Sale of Products

The following article is from The Great Soviet Encyclopedia (1979). It might be outdated or ideologically biased.

Sale of Products


(realizatsiia produktsii), the entry of manufactured products into national economic circulation, with payment at existing prices. Products are considered sold when they have been shipped from an industrial enterprise and paid for by the consumer or by a marketing or trade organization. The actual sale of products is evidence that the output produced is needed by the national economy to satisfy certain social needs. The volume of product sales indicates the degree of participation of enterprises and sectors of the national economy in socialist expanded reproduction. The sale of products is a major economic indicator that characterizes the economic and financial activity of industrial enterprises, production associations, ministries, and departments.

The sale of the basic assortment of products is approved for production enterprises by their superior organizations in physical and in value terms, including quality indexes. The quantitative targets for product sales are established on the basis of the corresponding material balances, which are elaborated by the planning bodies and ministries. A number of considerations are involved in assessing the quality of the products sold, including the volume and proportion of products equal in quality to the best Soviet and foreign goods of that type, the volume and proportion of articles bearing the state seal of quality, and grade indicators.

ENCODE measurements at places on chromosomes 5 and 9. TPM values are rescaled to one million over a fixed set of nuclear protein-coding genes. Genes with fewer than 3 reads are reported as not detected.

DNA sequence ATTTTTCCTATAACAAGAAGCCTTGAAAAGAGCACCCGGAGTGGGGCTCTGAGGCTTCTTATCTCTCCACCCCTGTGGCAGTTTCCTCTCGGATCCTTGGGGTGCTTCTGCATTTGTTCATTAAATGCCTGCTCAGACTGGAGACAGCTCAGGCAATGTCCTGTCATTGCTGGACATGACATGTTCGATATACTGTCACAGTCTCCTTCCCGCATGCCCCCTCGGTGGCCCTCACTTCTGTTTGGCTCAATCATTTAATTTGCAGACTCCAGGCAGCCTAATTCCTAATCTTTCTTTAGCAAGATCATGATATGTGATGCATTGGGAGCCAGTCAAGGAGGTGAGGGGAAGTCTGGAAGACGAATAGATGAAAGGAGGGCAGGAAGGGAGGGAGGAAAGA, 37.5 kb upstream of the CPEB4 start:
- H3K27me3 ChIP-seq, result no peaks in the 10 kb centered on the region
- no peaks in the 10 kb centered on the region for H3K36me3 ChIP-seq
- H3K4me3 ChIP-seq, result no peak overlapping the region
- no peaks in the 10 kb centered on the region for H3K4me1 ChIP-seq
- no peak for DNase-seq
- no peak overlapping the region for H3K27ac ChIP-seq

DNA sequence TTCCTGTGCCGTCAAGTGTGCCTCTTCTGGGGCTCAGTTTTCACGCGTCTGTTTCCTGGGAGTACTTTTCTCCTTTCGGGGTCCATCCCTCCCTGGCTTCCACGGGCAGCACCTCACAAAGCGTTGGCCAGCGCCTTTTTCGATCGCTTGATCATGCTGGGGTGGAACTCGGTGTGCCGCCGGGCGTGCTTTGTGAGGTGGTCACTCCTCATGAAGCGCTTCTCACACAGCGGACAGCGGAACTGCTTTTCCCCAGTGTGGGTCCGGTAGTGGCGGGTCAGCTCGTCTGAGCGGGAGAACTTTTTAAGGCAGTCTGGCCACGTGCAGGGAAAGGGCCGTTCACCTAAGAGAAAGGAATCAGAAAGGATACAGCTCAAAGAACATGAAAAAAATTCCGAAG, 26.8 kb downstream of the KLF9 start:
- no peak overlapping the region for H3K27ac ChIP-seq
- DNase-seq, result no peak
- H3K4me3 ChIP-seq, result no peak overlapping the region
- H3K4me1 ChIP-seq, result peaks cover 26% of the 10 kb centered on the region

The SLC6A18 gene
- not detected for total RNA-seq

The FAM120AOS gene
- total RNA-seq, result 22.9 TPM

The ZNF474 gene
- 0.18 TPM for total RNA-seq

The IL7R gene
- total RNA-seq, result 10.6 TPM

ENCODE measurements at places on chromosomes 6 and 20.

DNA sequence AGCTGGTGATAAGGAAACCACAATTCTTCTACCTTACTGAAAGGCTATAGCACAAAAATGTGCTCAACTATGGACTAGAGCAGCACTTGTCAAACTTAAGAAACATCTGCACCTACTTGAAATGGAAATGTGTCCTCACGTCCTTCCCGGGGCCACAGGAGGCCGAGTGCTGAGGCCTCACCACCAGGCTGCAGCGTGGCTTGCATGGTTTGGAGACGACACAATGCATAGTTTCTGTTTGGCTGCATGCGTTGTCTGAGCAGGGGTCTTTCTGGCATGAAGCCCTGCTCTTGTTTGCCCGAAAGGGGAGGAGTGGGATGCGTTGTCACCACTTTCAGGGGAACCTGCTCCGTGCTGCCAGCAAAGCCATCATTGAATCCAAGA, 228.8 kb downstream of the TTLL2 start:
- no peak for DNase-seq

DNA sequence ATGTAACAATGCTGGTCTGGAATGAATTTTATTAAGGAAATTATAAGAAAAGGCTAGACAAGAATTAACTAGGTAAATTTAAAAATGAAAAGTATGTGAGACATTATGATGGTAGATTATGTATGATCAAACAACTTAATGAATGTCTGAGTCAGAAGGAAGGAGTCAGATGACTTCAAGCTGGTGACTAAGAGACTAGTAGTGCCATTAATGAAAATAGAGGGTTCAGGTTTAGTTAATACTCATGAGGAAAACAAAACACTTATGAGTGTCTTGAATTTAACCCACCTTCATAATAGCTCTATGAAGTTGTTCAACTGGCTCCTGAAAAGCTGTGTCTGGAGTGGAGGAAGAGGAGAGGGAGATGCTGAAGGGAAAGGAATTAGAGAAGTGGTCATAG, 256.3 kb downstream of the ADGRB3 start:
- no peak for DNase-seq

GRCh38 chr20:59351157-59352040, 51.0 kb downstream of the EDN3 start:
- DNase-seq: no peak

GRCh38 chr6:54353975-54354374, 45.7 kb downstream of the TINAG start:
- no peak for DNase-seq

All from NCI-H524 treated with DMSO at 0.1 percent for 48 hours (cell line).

The planned volume of product sales includes the value of finished and semifinished items that are to be delivered to consumers and paid for during the period covered by the plan, as well as industrial work, including major repairs on the enterprise’s equipment and means of transportation and the sale of products for internal capital construction and for nonindustrial systems entered on the balance sheet of an enterprise. In determining the planned volume of product sales, consideration is also given to changes in the inventories of unsold output at the beginning and end of the plan period, finished articles in the warehouse, and shipped goods for which payment has not been received. The volume of product sales does not include receipts from the nonindustrial activities of an enterprise (construction, housing and utilities, and subsidiary agricultural enterprises).